4.1 Sample Spaces and Events An experiment is an activity that has observable results. Examples: Tossing a coin, rolling dice, picking marbles out of a jar, etc. The result of an experiment is called an
More informationCompute P(X 4) = Chapter 8 Homework Problems Compiled by Joe Kahlig
141H homework problems, 10Ccopyright Joe Kahlig Chapter 8, Page 1 Chapter 8 Homework Problems Compiled by Joe Kahlig Section 8.1 1. Classify the random variable as finite discrete, infinite discrete,
More information1. A factory makes calculators. Over a long period, 2 % of them are found to be faulty. A random sample of 100 calculators is tested.
1. A factory makes calculators. Over a long period, 2 % of them are found to be faulty. A random sample of 0 calculators is tested. Write down the expected number of faulty calculators in the sample. Find
More informationNorth Seattle Community College Winter ELEMENTARY STATISTICS 2617 MATH Section 05, Practice Questions for Test 2 Chapter 3 and 4
North Seattle Community College Winter 2012 ELEMENTARY STATISTICS 2617 MATH 109  Section 05, Practice Questions for Test 2 Chapter 3 and 4 1. Classify each statement as an example of empirical probability,
More informationSection 6.1 #16. Question: What is the probability that a fivecard poker hand contains a flush, that is, five cards of the same suit?
Section 6.1 #16 What is the probability that a fivecard poker hand contains a flush, that is, five cards of the same suit? page 1 Section 6.1 #38 Two events E 1 and E 2 are called independent if p(e 1
More information4.3 Rules of Probability
4.3 Rules of Probability If a probability distribution is not uniform, to find the probability of a given event, add up the probabilities of all the individual outcomes that make up the event. Example:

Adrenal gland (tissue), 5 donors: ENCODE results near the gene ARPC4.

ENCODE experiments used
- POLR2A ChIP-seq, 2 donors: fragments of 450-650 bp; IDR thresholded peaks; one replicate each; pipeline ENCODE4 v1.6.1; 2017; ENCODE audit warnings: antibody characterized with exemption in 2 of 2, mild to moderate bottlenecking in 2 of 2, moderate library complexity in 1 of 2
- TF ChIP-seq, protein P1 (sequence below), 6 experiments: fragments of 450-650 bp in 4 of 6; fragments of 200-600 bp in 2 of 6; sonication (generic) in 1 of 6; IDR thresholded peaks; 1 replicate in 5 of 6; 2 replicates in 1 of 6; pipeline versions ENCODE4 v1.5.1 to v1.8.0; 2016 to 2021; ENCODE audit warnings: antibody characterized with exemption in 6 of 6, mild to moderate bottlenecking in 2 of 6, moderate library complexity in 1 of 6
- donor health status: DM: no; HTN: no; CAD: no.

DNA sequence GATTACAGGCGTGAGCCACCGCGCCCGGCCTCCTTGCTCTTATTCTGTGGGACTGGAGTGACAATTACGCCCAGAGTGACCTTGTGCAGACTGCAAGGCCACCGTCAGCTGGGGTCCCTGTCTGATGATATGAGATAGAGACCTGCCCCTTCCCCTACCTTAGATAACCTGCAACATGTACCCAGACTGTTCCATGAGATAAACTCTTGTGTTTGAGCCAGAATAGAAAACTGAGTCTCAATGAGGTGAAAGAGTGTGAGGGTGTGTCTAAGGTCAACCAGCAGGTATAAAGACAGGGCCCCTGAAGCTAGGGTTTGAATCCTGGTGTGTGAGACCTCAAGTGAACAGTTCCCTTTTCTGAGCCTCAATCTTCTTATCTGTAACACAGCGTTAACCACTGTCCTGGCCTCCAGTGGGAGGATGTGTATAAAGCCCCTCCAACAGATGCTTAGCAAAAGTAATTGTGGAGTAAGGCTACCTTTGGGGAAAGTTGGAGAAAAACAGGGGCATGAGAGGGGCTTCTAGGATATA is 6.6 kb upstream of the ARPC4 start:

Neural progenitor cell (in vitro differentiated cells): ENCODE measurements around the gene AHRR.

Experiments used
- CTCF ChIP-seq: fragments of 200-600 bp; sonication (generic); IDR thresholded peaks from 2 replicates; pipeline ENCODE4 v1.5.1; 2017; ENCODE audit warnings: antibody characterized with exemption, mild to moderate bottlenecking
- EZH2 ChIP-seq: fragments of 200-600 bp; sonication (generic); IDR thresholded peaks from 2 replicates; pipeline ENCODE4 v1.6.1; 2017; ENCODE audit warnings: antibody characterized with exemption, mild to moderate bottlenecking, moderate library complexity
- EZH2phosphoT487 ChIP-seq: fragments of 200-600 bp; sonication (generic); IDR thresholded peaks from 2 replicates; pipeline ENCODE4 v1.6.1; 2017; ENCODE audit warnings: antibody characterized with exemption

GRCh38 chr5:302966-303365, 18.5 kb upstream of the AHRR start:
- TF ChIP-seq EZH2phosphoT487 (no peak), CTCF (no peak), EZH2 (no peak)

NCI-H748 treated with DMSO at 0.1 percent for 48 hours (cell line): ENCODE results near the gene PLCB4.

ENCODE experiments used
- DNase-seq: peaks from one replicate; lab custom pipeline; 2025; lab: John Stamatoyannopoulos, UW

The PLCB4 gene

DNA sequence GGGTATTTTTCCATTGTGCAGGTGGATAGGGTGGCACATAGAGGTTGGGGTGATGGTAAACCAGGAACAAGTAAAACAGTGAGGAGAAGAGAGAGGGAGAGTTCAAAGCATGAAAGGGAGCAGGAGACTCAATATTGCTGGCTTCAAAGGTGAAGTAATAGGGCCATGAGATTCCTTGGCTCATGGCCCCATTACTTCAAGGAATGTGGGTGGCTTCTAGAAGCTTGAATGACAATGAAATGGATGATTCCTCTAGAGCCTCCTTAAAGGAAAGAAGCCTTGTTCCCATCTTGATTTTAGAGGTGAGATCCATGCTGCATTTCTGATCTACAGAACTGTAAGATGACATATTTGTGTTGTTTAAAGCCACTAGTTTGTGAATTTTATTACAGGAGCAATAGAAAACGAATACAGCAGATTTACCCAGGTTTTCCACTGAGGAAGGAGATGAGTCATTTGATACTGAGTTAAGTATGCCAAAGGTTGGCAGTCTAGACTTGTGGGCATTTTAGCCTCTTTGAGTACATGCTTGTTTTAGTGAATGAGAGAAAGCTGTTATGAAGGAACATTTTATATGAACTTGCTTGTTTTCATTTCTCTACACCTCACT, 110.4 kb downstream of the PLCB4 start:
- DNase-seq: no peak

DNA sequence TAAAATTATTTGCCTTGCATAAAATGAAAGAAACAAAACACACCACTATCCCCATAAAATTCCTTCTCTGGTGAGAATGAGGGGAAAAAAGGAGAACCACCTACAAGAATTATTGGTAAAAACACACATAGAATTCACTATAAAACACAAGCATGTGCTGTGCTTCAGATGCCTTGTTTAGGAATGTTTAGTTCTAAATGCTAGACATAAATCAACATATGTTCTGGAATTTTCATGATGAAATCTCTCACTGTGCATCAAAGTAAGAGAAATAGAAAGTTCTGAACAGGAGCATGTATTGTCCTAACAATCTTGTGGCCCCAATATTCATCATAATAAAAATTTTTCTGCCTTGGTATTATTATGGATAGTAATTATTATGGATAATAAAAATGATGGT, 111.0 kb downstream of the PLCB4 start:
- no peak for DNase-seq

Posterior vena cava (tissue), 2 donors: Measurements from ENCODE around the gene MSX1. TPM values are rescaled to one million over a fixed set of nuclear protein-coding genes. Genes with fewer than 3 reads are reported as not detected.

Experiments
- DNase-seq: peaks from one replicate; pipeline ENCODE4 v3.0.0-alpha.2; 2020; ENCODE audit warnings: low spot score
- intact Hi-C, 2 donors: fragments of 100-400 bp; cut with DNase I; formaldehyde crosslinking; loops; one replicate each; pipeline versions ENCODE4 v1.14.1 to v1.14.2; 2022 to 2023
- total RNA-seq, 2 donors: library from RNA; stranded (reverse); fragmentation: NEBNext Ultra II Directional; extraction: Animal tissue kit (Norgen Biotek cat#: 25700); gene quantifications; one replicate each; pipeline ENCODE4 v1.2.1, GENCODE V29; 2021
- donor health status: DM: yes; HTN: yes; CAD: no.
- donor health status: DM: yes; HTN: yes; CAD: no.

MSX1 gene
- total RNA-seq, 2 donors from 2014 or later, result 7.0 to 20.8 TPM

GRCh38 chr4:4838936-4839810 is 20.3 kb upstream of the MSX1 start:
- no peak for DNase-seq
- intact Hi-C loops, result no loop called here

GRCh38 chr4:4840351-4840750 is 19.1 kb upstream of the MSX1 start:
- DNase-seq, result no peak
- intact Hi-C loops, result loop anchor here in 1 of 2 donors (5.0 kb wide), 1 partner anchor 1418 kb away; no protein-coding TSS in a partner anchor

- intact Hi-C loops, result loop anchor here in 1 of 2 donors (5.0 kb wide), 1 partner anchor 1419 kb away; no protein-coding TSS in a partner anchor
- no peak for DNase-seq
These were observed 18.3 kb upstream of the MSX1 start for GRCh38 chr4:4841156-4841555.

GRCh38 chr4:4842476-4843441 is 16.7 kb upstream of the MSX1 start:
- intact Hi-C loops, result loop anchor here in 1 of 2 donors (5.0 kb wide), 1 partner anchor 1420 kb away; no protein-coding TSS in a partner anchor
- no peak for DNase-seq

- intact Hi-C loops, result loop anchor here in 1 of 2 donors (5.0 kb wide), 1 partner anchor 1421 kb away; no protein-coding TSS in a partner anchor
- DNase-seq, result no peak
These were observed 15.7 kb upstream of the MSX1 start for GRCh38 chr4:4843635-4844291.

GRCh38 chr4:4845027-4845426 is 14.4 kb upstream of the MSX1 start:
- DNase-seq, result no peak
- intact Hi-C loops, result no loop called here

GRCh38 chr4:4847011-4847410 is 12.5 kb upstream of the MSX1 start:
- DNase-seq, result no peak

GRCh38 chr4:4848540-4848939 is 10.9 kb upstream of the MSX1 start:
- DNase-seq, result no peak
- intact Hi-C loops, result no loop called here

More informationName Class Date. Introducing Probability Distributions
Name Class Date Binomial Distributions Extension: Distributions Essential question: What is a probability distribution and how is it displayed? 86 CC.9 2.S.MD.5(+) ENGAGE Introducing Distributions Video
More informationMath Exam 2 Review. NOTE: For reviews of the other sections on Exam 2, refer to the first page of WIR #4 and #5.
Math 166 Spring 2007 c Heather Ramsey Page 1 Math 166  Exam 2 Review NOTE: For reviews of the other sections on Exam 2, refer to the first page of WIR #4 and #5. Section 7.1  Experiments, Sample Spaces,
More informationMath Exam 2 Review. NOTE: For reviews of the other sections on Exam 2, refer to the first page of WIR #4 and #5.
Math 166 Spring 2007 c Heather Ramsey Page 1 Math 166  Exam 2 Review NOTE: For reviews of the other sections on Exam 2, refer to the first page of WIR #4 and #5. Section 7.1  Experiments, Sample Spaces,
More informationThe point value of each problem is in the lefthand margin. You must show your work to receive any credit, except on problems 1 & 2. Work neatly.
Introduction to Statistics Math 1040 Sample Exam II Chapters 57 4 Problem Pages 4 Formula/Table Pages Time Limit: 90 Minutes 1 No Scratch Paper Calculator Allowed: Scientific Name: The point value of
More informationMath 141 Exam 3 Review with Key. 1. P(E)=0.5, P(F)=0.6 P(E F)=0.9 Find ) b) P( E F ) c) P( E F )
Math 141 Exam 3 Review with Key 1. P(E)=0.5, P(F)=0.6 P(E F)=0.9 Find C C C a) P( E F) ) b) P( E F ) c) P( E F ) 2. A fair coin is tossed times and the sequence of heads and tails is recorded. Find a)
More informationExam III Review Problems
c Kathryn Bollinger and Benjamin Aurispa, November 10, 2011 1 Exam III Review Problems Fall 2011 Note: Not every topic is covered in this review. Please also take a look at the previous WeekinReviews
More informationDiscrete Random Variables Day 1
Discrete Random Variables Day 1 What is a Random Variable? Every probability problem is equivalent to drawing something from a bag (perhaps more than once) Like Flipping a coin 3 times is equivalent to
More information, x {1, 2, k}, where k > 0. (a) Write down P(X = 2). (1) (b) Show that k = 3. (4) Find E(X). (2) (Total 7 marks)